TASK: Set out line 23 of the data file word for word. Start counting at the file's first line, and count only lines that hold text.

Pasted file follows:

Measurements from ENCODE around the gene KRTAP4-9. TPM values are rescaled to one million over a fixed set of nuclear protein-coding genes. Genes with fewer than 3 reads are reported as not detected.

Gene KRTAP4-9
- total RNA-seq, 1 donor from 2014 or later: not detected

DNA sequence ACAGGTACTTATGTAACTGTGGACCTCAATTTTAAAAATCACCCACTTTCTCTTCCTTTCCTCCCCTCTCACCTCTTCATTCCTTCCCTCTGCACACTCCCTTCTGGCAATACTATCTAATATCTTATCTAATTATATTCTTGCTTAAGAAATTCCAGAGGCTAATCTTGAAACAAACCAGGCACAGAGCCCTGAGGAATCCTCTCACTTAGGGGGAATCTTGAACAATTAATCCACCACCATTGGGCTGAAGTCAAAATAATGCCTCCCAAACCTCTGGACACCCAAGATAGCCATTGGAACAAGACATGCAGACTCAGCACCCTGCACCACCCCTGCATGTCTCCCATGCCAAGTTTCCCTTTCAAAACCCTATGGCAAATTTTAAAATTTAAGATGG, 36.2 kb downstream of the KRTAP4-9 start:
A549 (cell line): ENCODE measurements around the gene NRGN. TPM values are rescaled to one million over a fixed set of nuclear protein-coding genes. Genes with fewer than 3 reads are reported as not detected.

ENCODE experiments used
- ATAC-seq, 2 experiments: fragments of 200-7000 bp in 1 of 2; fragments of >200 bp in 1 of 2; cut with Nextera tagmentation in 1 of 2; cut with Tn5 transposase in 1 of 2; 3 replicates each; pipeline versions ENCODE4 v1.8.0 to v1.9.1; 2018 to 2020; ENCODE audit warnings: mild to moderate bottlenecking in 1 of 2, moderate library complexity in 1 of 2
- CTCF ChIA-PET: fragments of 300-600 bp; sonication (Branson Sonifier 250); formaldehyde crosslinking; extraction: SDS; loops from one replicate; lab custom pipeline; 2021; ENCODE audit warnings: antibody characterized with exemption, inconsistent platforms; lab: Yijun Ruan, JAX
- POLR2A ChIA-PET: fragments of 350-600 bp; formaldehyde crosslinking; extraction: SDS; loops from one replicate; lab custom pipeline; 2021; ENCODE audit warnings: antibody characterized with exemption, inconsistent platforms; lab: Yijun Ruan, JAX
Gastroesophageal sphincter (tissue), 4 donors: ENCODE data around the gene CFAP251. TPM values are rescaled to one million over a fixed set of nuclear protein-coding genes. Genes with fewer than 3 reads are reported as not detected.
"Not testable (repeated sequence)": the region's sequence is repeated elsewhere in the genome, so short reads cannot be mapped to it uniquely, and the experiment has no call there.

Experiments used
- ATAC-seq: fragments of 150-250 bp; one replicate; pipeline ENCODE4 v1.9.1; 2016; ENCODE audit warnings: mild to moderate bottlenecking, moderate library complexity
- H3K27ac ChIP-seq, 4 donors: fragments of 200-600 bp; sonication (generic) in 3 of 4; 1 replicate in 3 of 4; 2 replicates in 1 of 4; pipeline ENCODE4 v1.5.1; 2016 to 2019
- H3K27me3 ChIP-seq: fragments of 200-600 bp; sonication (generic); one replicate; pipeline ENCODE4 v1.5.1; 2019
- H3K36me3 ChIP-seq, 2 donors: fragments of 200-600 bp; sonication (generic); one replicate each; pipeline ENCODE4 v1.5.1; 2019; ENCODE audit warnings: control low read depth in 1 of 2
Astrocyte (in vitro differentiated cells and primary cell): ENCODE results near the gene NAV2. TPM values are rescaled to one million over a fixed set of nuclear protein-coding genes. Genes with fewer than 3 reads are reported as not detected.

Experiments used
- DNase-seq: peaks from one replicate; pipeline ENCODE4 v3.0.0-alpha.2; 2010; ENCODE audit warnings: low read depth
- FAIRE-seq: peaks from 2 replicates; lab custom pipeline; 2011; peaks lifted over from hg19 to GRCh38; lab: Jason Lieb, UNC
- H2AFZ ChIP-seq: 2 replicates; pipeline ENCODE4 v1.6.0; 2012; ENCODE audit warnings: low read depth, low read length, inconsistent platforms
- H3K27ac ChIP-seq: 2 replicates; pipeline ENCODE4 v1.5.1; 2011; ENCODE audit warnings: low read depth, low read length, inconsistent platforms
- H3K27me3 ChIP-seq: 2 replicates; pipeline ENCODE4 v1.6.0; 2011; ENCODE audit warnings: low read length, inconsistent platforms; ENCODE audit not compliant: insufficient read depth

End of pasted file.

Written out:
- H3K27me3 ChIP-seq: 2 replicates; pipeline ENCODE4 v1.6.0; 2011; ENCODE audit warnings: low read length, inconsistent platforms; ENCODE audit not compliant: insufficient read depth